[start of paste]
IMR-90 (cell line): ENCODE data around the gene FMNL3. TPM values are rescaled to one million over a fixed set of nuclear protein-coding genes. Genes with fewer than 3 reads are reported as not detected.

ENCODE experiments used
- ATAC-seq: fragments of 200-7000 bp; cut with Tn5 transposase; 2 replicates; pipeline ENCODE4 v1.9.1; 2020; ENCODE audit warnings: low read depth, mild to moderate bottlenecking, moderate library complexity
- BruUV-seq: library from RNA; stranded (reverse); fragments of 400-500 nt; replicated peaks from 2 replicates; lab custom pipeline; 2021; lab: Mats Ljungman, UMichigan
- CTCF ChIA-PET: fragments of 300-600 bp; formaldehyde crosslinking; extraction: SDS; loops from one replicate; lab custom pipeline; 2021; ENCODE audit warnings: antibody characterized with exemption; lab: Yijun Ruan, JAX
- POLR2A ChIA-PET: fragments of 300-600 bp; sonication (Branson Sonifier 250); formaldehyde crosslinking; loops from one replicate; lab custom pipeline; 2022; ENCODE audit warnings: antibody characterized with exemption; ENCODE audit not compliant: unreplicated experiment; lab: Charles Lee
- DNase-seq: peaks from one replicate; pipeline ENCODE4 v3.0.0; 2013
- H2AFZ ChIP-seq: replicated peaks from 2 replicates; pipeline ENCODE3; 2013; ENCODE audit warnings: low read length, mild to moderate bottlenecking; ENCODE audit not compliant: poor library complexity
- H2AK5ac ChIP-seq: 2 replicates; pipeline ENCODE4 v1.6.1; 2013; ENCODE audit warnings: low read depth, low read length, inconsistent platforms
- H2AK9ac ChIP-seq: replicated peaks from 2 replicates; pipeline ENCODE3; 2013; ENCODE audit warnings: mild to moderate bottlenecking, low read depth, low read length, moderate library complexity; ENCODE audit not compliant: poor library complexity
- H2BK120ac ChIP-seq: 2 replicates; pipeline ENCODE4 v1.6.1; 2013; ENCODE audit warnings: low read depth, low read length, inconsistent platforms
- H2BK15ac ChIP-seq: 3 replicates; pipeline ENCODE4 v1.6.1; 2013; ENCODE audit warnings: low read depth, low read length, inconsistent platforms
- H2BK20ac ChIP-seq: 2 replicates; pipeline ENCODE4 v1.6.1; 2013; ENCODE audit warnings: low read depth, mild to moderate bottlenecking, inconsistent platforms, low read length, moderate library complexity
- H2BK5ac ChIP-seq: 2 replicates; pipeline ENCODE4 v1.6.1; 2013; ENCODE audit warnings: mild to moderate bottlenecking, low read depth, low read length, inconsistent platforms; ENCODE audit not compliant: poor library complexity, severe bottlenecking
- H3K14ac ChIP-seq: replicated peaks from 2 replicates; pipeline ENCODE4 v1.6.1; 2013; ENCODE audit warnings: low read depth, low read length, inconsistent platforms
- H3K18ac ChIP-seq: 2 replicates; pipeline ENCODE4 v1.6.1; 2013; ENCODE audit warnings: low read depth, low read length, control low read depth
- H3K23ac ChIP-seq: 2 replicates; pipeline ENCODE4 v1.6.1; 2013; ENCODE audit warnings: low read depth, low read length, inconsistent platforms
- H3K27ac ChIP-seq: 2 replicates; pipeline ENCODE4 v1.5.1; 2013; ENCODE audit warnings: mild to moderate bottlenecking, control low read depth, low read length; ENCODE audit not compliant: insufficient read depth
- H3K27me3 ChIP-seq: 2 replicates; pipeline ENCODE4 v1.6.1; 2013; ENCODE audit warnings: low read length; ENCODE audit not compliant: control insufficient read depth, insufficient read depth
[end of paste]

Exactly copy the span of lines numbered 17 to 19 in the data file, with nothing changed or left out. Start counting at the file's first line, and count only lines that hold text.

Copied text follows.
- H3K23ac ChIP-seq: 2 replicates; pipeline ENCODE4 v1.6.1; 2013; ENCODE audit warnings: low read depth, low read length, inconsistent platforms
- H3K27ac ChIP-seq: 2 replicates; pipeline ENCODE4 v1.5.1; 2013; ENCODE audit warnings: mild to moderate bottlenecking, control low read depth, low read length; ENCODE audit not compliant: insufficient read depth
- H3K27me3 ChIP-seq: 2 replicates; pipeline ENCODE4 v1.6.1; 2013; ENCODE audit warnings: low read length; ENCODE audit not compliant: control insufficient read depth, insufficient read depth